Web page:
It’s milestone time for Crikey.
This Valentine’s Day — Saturday, February 14, 2015 — marked 15 years since Crikey was launched at the very peak of the dot-com boom in 2000.
And on March 9, it will be officially 10 years since Eric Beecher and the team at Private Media took editorial control of the publication.
Fifteen years is an eternity in internet terms, and it won’t be long before Crikey interns will be able to boast they weren’t even born when the business was launched.
So how and why did this whole venture come about?
While we all have many fork-in-the-road moments, my biggest was the decision in June, 1994, to quit the Kennett government media machine and a potential career as a Liberal MP after just 18 months and return to the bosom of Rupert Murdoch as Herald Sun business editor.
Despite leaving on good terms, relations steadily deteriorated over the next three years due to ongoing editorial criticism of Kennett’s governance practices with great back-up from Terry McCrann, as you can see from this package.
However, given Rupert Murdoch’s right-wing instincts, which have long been mirrored by veteran Herald Sun boss Peter Blunden, the paper was never going to call for Kennett’s resignation. When it came to the crunch, ultimately they backed Kennett over their own business editor. So much for loyalty!
When Kennett’s then-press secretary Steve Murphy told me in 1995 that Kerry Packer had given the premier a $400,000 tax-free defamation settlement, I resolved to do everything possible to bring him down.
This involved playing the “nuclear card” – inside information on the way the premier had successfully chased preferential allocations of shares in hot floats.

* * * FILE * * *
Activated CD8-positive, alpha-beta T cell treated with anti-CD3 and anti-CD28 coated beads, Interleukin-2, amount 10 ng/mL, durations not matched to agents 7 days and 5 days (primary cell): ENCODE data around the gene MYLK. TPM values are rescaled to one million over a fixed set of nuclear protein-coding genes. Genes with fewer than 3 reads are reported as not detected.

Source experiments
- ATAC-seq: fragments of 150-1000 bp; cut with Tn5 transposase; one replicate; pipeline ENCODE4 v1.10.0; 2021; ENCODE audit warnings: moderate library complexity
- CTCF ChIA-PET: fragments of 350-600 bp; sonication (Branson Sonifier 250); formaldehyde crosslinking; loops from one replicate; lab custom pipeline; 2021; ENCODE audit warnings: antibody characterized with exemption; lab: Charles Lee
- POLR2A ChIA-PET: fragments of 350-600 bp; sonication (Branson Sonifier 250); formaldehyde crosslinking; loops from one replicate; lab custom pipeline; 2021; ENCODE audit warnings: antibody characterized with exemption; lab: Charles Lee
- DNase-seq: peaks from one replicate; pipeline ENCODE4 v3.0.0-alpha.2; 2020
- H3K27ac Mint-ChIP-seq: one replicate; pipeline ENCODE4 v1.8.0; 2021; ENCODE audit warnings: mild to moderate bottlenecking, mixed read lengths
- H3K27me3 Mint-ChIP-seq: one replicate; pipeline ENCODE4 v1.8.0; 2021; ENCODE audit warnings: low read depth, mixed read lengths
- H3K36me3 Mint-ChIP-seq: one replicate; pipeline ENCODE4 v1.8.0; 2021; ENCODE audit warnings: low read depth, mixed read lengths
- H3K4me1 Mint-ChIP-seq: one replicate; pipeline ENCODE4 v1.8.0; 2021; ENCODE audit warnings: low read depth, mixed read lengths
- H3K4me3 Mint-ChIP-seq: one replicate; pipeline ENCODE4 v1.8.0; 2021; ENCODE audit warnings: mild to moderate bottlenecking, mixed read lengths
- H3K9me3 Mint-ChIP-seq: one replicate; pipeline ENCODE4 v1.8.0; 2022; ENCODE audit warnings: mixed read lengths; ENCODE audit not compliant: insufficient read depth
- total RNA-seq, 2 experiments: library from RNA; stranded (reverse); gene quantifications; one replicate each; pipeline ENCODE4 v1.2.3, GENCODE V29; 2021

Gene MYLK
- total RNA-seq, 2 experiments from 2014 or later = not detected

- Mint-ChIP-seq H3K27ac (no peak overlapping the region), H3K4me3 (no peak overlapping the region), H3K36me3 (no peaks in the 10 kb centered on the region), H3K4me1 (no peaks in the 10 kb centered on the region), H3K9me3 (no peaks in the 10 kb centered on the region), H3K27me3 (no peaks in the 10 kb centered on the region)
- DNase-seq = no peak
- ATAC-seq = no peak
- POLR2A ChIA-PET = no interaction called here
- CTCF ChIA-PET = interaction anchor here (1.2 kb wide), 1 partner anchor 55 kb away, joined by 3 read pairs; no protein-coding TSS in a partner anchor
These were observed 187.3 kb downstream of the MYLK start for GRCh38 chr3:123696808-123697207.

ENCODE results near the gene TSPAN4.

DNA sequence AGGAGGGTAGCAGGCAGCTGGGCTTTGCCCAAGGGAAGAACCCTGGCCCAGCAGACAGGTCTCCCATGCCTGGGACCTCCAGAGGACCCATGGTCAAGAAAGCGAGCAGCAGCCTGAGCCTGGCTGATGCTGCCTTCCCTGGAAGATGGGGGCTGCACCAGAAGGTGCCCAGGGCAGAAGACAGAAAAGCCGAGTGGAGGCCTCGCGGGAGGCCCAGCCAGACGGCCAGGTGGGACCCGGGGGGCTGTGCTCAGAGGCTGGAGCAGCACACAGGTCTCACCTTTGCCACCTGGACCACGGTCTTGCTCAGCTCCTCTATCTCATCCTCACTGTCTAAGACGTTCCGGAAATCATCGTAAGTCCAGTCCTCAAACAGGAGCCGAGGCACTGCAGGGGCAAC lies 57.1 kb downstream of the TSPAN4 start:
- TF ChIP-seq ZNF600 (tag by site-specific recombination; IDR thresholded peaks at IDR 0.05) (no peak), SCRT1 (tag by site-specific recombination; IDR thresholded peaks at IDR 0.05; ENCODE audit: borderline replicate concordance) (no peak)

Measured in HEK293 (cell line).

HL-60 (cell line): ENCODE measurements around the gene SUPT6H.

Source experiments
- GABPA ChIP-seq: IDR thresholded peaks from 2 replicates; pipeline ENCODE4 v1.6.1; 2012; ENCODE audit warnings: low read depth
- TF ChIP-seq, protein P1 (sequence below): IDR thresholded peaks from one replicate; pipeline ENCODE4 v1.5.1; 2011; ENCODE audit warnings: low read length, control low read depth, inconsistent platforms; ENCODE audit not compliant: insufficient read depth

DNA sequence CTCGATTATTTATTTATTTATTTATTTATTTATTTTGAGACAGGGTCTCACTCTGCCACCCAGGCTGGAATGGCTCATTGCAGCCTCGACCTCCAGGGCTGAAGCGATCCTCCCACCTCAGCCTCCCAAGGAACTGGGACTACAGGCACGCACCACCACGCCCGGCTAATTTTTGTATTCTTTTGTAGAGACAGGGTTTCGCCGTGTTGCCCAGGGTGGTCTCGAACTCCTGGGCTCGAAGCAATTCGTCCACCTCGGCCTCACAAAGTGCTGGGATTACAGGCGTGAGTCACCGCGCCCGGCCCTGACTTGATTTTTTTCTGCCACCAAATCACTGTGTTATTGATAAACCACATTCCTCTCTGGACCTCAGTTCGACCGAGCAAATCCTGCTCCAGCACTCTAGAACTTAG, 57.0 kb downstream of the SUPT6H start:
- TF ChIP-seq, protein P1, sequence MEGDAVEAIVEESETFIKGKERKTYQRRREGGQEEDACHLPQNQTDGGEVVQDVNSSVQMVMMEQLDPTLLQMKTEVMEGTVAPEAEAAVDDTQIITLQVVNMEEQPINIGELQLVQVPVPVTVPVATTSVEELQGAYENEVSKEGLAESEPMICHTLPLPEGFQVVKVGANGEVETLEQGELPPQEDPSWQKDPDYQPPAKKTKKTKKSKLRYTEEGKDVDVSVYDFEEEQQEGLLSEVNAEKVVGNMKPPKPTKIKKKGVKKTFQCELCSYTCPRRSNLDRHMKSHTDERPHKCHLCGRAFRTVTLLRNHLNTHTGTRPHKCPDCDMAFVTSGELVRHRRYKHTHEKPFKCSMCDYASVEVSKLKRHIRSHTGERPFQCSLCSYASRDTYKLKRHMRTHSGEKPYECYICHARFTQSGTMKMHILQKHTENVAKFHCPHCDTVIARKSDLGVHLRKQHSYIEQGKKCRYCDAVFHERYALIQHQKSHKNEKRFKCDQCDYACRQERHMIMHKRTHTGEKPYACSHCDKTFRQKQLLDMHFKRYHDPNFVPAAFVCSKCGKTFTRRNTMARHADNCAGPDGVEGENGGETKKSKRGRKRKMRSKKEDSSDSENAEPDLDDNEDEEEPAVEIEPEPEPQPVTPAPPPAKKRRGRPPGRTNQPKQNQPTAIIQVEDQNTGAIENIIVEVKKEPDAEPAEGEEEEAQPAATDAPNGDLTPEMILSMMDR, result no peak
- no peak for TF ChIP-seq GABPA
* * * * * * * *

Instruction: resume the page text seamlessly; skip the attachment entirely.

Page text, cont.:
The first outlet was Today Tonight, which, in May, 1996 – just a few weeks after Kennett won a second term with another landslide – reluctantly broadcast the story about how pokies mogul Bruce Mathieson was connected to Felicity Kennett’s $50,000 investment in the obscure Hong Kong cladding company Guangdong Corporation, which floated on the ASX in September, 1993.
Almost 20 years later, this Today Tonight saga has again been thoroughly examined in the two recent biographies that have been published on Seven’s proprietor Kerry Stokes.
McCrann beautifully summarised all that was wrong with Kennett’s Guangdong share play, and the aftermath produced a whole bunch of new information, which further strengthened the case against Kennett.
Just a few weeks earlier in March, 1996, Four Corners reporter Sally Neighbour and producer Mark Maley had put together a story called “The Crown Deals”, which trawled over the Kennett government’s casino tendering and permissive regulatory practices, which enriched Crown’s shareholders, including the likes of Lloyd Williams, Ron Walker and Kerry Packer.
McCrann and I helped Four Corners with some research, and when Neighbour and Maley returned for a more direct crack at Kerry Packer in a story about ANI in April, 1997 (which led to one of Packer’s many defamation writs), I was impressed with their courage and approached Sally with the offer of being an on-camera whistleblower against Kennett.
Almost 20 years on, Sally Neighbour remains a superstar at the ABC, having just finished a three-year stint as executive director of 7.30 to take the reins at Four Corners.
Given the premier’s utter political dominance, not to mention his litigious record, this was always going to be a do-or-die effort, so I took 18 months leave without pay from the Herald Sun, recorded the two-hour interview with Sally Neighbour and then headed overseas.
The Four Corners story went to air on September 22, 1997, although quite a bit of the hot material was removed by lawyers. That said, the rockets still went off in all directions, including this live argument with now-billionaire Bruce Mathieson on 3AW’s breakfast program the following morning.
However, Teflon Jeff somehow survived, and despite his efforts to have me banished from the Murdoch empire, a gig was arranged as business editor of The Daily Telegraph in Sydney.